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13 October 2014

Advanced Hovercraft Training: Nine inches above the Wabash

The following article was recently published about a week-long advanced flight training session HTC conducted for an official from the Albuquerque Police Department. The training was assisted by first responders from the White River Hazleton Fire Department and their Neoteric rescue hovercraft.

Check back soon for full details and behind-the-scenes photos!

Daily Republican Register
By Amber L. Nixon

MT. CARMEL - Neoteric Hovercraft, Inc. came to the Wabash River early Thursday morning to train several members of their one-week program.

The trainers, Chris Fitzgerald and Steve Stafford, have been giving advanced lessons to the group on the technique of piloting the craft both day and night, the mechanics of how the craft works and learning how to navigate swift water.

Albuquerque Police Officer Andy Montoya traveled from New Mexico to refresh his memory on the practices as well as learn how to pass on the skill.

I finally had the chance to train with Neoteric up here, and since I hope to retire in a few years I need to be able to train others to eventually take my place,” said Montoya.

The group of trainees was out on the Wabash all day Thursday, staying until after dark to learn how to use night vision scopes and practice night rescue operations.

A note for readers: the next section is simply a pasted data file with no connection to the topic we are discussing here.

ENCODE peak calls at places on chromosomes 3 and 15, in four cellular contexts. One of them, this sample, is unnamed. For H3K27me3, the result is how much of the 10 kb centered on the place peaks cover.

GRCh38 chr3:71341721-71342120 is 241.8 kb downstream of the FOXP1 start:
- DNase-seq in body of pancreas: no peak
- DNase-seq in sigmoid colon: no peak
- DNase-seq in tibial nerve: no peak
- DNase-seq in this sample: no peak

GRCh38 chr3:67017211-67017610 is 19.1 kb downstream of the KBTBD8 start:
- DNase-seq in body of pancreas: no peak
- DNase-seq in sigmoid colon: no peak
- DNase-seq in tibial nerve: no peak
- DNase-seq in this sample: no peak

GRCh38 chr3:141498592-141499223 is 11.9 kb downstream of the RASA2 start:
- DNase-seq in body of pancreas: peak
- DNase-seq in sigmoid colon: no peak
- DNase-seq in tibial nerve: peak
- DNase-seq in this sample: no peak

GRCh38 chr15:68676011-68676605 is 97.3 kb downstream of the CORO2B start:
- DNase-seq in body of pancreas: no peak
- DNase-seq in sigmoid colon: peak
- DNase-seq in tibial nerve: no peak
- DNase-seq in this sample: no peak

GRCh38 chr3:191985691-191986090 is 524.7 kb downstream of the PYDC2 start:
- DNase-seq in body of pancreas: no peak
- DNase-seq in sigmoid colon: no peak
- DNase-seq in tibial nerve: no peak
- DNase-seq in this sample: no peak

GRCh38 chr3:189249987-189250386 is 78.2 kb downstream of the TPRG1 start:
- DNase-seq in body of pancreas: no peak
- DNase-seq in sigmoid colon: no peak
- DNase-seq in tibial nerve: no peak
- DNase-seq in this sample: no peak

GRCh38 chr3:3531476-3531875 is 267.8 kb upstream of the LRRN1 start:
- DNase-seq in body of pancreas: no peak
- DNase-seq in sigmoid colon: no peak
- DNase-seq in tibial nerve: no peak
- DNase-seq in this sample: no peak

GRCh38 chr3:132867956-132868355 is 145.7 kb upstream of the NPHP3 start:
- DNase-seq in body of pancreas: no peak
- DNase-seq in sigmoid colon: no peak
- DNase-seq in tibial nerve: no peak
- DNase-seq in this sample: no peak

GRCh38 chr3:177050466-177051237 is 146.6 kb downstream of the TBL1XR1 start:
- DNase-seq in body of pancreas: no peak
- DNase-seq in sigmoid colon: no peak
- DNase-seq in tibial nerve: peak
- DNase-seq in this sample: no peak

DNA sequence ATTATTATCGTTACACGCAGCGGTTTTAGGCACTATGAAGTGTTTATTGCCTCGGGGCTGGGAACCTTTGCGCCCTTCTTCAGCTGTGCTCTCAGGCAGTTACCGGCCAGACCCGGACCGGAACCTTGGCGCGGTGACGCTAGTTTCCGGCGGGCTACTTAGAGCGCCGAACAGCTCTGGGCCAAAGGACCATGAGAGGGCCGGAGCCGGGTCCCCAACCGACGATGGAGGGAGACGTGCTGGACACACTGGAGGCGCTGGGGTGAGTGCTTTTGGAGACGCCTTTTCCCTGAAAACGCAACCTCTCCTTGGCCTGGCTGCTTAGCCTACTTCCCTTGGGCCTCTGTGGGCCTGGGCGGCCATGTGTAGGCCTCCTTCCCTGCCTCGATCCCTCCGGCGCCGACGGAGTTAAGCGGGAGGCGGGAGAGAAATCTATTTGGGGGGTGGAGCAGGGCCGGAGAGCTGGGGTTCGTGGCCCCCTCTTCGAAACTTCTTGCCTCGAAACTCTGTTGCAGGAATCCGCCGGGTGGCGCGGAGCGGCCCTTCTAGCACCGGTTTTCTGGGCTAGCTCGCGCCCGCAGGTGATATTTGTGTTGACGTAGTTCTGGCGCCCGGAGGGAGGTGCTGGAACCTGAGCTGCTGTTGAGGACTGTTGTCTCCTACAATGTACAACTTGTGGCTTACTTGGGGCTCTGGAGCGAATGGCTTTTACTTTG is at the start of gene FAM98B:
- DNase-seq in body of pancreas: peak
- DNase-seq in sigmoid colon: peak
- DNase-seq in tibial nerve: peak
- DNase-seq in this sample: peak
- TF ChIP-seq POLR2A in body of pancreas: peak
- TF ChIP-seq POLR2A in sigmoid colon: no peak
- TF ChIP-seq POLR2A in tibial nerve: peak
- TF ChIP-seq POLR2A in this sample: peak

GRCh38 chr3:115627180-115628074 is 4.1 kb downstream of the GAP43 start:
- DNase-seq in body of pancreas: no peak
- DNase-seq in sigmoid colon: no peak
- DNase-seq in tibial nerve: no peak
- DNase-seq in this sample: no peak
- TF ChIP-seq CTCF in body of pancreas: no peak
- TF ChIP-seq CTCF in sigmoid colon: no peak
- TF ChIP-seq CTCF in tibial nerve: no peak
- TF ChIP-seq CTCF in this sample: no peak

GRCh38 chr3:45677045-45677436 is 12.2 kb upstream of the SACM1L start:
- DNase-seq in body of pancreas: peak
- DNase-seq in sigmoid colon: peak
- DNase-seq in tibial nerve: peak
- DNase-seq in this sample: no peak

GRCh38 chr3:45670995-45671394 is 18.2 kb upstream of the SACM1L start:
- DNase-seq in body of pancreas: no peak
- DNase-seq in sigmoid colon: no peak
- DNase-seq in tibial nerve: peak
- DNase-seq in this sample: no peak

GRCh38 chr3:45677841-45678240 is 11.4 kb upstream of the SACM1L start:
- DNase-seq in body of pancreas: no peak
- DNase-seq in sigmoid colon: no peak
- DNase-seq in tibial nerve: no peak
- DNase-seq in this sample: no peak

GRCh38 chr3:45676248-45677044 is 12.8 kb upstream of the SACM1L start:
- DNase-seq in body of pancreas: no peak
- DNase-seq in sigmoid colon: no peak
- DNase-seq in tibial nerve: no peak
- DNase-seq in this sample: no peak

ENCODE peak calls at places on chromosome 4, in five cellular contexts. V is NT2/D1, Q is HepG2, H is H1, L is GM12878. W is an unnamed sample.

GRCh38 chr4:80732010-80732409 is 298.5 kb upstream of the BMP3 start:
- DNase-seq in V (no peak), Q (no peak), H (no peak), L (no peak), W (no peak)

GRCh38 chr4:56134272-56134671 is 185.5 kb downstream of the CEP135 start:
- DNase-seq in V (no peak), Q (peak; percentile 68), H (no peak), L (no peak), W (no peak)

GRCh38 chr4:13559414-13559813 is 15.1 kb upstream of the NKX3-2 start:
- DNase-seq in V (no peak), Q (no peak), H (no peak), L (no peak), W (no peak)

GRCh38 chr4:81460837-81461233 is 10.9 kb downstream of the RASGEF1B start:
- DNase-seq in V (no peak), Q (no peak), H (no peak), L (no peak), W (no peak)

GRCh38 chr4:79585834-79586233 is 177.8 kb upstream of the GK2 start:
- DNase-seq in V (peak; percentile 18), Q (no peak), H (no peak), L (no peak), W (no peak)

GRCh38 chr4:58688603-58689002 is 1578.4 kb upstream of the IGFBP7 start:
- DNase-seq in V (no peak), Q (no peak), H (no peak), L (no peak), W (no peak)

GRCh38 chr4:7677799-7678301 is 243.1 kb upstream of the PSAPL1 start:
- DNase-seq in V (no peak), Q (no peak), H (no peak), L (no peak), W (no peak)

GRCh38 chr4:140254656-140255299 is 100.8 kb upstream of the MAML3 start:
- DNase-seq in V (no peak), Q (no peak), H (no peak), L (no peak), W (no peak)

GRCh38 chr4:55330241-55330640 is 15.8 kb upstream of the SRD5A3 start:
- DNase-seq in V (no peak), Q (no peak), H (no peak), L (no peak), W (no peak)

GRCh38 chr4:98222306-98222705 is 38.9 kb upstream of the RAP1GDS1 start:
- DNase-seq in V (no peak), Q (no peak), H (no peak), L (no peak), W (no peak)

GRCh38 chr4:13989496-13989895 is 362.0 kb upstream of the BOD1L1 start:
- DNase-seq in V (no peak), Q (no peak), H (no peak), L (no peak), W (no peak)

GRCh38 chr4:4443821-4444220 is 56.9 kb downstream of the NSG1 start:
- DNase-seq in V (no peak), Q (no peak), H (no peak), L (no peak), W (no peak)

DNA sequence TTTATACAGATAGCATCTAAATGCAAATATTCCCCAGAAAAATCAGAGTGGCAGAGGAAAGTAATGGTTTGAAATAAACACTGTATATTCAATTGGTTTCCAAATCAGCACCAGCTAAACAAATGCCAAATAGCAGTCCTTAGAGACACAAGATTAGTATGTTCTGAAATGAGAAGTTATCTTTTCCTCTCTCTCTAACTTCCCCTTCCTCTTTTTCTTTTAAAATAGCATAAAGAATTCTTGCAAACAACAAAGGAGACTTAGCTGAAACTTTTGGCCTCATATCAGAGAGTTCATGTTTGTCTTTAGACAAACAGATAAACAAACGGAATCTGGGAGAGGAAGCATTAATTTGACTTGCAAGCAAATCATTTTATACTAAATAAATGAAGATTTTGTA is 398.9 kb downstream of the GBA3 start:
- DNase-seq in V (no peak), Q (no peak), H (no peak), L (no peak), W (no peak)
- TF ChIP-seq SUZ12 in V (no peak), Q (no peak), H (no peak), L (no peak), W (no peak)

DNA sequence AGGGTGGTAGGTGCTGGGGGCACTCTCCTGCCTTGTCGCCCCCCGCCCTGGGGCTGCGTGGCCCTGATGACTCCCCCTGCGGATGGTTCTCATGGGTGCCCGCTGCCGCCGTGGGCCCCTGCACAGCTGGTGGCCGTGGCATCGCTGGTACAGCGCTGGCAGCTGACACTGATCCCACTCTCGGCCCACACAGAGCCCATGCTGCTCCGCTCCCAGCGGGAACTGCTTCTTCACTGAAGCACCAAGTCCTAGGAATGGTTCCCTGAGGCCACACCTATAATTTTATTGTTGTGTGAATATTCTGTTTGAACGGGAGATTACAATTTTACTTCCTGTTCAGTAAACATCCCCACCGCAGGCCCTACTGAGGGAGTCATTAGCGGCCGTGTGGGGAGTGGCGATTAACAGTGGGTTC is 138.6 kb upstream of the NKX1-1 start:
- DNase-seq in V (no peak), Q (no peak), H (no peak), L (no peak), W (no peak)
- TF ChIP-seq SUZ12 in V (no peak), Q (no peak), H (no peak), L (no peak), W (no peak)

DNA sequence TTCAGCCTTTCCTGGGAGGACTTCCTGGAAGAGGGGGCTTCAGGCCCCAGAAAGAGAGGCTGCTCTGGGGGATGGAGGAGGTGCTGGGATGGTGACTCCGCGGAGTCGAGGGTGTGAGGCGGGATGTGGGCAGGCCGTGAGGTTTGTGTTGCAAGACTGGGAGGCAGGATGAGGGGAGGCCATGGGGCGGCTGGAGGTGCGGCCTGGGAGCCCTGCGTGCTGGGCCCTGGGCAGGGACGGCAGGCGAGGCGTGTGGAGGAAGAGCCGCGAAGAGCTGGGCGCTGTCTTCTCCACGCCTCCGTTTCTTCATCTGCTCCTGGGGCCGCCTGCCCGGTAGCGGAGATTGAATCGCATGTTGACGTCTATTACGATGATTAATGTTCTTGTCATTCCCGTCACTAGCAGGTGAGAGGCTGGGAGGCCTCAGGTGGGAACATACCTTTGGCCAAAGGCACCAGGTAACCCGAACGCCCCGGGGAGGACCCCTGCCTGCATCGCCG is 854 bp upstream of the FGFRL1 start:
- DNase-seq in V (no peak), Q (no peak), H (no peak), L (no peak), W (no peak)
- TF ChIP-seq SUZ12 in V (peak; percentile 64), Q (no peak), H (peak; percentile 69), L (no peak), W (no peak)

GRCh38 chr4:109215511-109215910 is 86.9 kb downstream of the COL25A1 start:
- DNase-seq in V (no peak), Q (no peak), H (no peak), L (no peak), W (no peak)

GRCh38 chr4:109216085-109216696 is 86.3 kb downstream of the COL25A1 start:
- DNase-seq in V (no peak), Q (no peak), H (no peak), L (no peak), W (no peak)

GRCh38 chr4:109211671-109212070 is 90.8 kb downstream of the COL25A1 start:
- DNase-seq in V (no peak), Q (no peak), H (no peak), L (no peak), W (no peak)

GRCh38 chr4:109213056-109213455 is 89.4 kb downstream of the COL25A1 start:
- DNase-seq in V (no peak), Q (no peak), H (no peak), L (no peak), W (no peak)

The White River Hazleton Fire Department have been involved in the past with three hovercraft rescues along the Wabash River, as well as several Gibson and Knox County rescues.

Mark Ellis pilots the White River Hazleton Neoteric hovercraft with other members of Hazleton’s Volunteer Fire Department during the training on the Wabash Thursday morning. The craft hovers nine inches above the water and makes it easier to maneuver in shallow waters, meaning it can be an invaluable tool in rescue. 
The volunteers consist of at least seven people who have had experience with the hovercraft, two of which are accompanying Chief Mark Ellis in the program with Fitzgerald and Stafford.

With the hovercraft balancing nine inches off the water, their experience can come in handy with the more advanced training over the rest of the week.

The crew needs to know how to maneuver the hovercraft and how their movement can affect it,” said Ellis, “It can be very important in rescue.

Although balance has to be watched while on the craft, those nine inches can be a definite bonus in rescue.

The hovercraft can go right over a log, rocky shallow waters, sand, mud, you name it,” said Ellis.

The versatility of the craft has become a vital tool in rescue throughout the years and, as with any tool, it will continue to be used to its best advantage with well-trained professions.